Effect of Chamomile, Wild Mint and Oregano Herbal Extracts on Quality and Quantity of Eggs, Hatchability, and Some Other Parameters in Laying Japanese Quails


Department of Poultry Science, Faculty of Agriculture, Tarbiat Modares University, Tehran, Iran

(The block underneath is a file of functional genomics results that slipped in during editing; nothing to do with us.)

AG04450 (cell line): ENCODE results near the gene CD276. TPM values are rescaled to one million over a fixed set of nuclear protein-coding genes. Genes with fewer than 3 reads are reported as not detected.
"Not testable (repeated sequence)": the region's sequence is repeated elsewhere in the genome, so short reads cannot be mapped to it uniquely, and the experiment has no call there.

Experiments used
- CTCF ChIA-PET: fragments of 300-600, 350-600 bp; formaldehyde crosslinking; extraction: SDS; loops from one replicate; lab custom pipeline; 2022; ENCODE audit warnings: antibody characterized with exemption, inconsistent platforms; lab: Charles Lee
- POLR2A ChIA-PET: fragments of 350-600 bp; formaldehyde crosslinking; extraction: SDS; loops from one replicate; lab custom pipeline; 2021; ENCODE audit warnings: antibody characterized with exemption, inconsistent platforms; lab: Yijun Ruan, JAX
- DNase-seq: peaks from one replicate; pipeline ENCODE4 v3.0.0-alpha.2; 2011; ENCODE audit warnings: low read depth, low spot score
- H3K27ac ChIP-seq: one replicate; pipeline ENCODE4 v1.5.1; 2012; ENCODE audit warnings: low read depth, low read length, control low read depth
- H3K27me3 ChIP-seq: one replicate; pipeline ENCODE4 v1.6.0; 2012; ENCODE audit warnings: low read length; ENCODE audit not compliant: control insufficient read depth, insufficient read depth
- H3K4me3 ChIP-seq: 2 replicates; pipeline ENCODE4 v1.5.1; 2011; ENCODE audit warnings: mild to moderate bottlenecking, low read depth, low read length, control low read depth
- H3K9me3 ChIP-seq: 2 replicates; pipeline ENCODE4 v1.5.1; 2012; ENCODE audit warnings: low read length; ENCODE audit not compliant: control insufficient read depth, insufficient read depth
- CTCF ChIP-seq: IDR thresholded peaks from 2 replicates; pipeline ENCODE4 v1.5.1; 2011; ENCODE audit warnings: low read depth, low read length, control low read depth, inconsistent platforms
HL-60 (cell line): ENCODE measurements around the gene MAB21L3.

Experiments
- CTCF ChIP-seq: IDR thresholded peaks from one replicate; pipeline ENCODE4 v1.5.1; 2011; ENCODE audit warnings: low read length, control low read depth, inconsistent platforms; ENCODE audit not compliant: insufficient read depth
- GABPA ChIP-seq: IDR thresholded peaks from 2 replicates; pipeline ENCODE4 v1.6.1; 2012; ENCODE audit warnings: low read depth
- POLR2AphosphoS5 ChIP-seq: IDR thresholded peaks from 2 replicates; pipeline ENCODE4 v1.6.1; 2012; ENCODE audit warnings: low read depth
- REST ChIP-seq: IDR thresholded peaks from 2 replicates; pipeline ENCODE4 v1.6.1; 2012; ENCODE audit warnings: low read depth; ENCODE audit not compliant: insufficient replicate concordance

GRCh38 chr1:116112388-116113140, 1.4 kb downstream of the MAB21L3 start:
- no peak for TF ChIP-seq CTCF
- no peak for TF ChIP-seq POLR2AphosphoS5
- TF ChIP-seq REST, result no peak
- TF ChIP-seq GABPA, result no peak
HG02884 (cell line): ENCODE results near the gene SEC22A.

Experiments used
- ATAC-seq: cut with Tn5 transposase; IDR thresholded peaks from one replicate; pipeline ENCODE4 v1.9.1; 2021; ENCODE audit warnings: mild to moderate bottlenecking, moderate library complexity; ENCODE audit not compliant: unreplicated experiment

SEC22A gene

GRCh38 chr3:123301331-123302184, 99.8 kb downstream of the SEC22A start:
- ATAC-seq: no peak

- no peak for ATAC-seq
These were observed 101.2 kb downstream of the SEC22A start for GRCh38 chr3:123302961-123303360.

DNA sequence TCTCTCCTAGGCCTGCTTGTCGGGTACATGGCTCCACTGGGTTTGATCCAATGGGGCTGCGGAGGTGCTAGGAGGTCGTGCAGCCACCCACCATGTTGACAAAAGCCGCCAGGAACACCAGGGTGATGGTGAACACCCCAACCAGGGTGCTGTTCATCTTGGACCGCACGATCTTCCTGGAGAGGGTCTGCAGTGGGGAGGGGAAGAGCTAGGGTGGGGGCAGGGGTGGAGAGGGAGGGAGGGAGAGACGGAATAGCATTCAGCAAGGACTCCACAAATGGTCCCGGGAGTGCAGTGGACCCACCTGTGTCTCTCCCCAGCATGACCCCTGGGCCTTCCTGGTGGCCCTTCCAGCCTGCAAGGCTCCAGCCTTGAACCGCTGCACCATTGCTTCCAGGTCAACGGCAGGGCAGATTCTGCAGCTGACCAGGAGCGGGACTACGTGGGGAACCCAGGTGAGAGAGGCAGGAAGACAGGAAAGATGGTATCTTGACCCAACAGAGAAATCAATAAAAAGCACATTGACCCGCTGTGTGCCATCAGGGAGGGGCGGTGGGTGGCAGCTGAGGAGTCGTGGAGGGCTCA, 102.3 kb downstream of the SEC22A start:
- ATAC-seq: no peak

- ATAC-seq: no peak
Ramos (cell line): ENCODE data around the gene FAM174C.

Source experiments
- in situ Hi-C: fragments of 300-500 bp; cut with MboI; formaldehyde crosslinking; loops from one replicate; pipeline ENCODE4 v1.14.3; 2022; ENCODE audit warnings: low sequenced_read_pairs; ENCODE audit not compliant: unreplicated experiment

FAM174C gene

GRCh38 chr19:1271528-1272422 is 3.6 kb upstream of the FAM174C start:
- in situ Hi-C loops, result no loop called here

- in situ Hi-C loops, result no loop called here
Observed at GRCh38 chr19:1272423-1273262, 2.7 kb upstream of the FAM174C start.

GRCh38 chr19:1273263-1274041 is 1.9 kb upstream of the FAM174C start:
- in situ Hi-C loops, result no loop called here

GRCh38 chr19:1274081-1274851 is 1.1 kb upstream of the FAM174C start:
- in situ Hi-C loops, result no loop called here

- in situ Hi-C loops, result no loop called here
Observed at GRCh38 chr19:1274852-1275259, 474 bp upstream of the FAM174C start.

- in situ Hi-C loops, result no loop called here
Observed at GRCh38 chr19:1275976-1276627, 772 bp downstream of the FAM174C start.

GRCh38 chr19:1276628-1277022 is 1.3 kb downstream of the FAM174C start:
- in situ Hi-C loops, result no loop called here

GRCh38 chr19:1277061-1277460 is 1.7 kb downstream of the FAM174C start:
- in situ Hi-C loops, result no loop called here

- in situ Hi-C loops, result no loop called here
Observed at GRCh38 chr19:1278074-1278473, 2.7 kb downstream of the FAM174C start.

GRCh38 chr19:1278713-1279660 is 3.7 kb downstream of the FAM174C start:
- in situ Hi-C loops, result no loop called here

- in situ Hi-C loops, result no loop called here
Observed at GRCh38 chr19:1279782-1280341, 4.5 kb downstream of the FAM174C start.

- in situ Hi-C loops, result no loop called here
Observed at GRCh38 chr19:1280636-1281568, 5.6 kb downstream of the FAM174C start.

According to various reports of beneficial effects of medicinal plants on the performance of broiler chickens and less extensively studies in laying poultries, this study was conducted to find an appropriate and harmless feed additive to enhance the quality and quantity of poultry eggs. The effect of three herbal extracts on quantity and quality of eggs, blood parameters, hatchability, intestinal bacterial population, and intestinal morphology in laying Japanese quail were investigated. The study was applied with 64, ten-week old laying Japanese quails for 8 weeks. The experiment was a completely randomized design with 4 treatments, 4 replications and 4 birds per replicate (the ratio of male to female 1:3). Experimental treatments involved: Control, with no additive in drinking water; chamomile extract; wild mint extract; and oregano extract. Herbal extracts were added 1 mL/L drinking water. The three treatments showed no significant effect on productivity, egg mass, FCR, egg weight, feed intake and qualitative indices of eggs; however, the herbal extracts specially the chamomile extract reduced the cholesterol of eggs (P<0.05). Herbal extracts showed no significantly effects on the hatchability of fertile eggs. Oregano extract showed the best effect on reduction of the intestinal bacterial population and increase the villus height in ileum (P<0.05). Chamomile extract by reducing the yolk cholesterol can improve the egg market’s popularity, and oregano extract by reducing the number of pathogenic bacteria and improving the villus height in ileum can be considered as a beneficial and low-risk additive for laying poultries.


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